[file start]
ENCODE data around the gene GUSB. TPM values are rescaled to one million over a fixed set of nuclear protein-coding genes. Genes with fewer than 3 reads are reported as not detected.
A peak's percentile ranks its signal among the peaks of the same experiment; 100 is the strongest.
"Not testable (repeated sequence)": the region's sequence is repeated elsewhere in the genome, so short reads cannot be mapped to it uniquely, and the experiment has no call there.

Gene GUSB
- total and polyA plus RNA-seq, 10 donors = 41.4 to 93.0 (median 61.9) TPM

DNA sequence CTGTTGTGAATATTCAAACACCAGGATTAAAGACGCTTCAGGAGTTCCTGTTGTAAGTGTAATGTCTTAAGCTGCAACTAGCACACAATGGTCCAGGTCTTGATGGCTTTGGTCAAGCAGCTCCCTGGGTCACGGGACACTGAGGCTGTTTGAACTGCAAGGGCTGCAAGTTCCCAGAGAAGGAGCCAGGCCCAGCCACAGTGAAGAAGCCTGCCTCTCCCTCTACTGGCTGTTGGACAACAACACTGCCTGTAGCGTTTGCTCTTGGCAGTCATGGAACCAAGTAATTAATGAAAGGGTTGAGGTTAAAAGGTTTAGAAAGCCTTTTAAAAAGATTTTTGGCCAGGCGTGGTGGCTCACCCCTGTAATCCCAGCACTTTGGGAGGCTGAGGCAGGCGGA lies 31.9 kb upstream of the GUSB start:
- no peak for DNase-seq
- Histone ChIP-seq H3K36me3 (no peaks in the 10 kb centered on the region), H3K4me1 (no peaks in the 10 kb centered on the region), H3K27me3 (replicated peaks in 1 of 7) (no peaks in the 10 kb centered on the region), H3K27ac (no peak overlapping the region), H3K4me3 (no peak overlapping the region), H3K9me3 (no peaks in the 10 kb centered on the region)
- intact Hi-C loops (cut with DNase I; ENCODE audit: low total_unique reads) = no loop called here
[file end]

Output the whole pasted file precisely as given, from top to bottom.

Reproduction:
ENCODE data around the gene GUSB. TPM values are rescaled to one million over a fixed set of nuclear protein-coding genes. Genes with fewer than 3 reads are reported as not detected.
A peak's percentile ranks its signal among the peaks of the same experiment; 100 is the strongest.
"Not testable (repeated sequence)": the region's sequence is repeated elsewhere in the genome, so short reads cannot be mapped to it uniquely, and the experiment has no call there.

Gene GUSB
- total and polyA plus RNA-seq, 10 donors = 41.4 to 93.0 (median 61.9) TPM

DNA sequence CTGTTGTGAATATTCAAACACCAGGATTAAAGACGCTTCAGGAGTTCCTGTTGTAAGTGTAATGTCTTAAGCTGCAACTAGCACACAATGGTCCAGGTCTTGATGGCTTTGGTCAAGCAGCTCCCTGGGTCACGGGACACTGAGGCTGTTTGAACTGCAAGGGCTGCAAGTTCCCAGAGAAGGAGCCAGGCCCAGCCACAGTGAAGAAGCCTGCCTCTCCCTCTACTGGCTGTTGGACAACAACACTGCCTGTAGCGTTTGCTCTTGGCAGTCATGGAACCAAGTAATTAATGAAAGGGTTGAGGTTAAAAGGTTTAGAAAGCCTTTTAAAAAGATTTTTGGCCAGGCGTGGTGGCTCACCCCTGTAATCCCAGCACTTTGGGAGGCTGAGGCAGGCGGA lies 31.9 kb upstream of the GUSB start:
- no peak for DNase-seq
- Histone ChIP-seq H3K36me3 (no peaks in the 10 kb centered on the region), H3K4me1 (no peaks in the 10 kb centered on the region), H3K27me3 (replicated peaks in 1 of 7) (no peaks in the 10 kb centered on the region), H3K27ac (no peak overlapping the region), H3K4me3 (no peak overlapping the region), H3K9me3 (no peaks in the 10 kb centered on the region)
- intact Hi-C loops (cut with DNase I; ENCODE audit: low total_unique reads) = no loop called here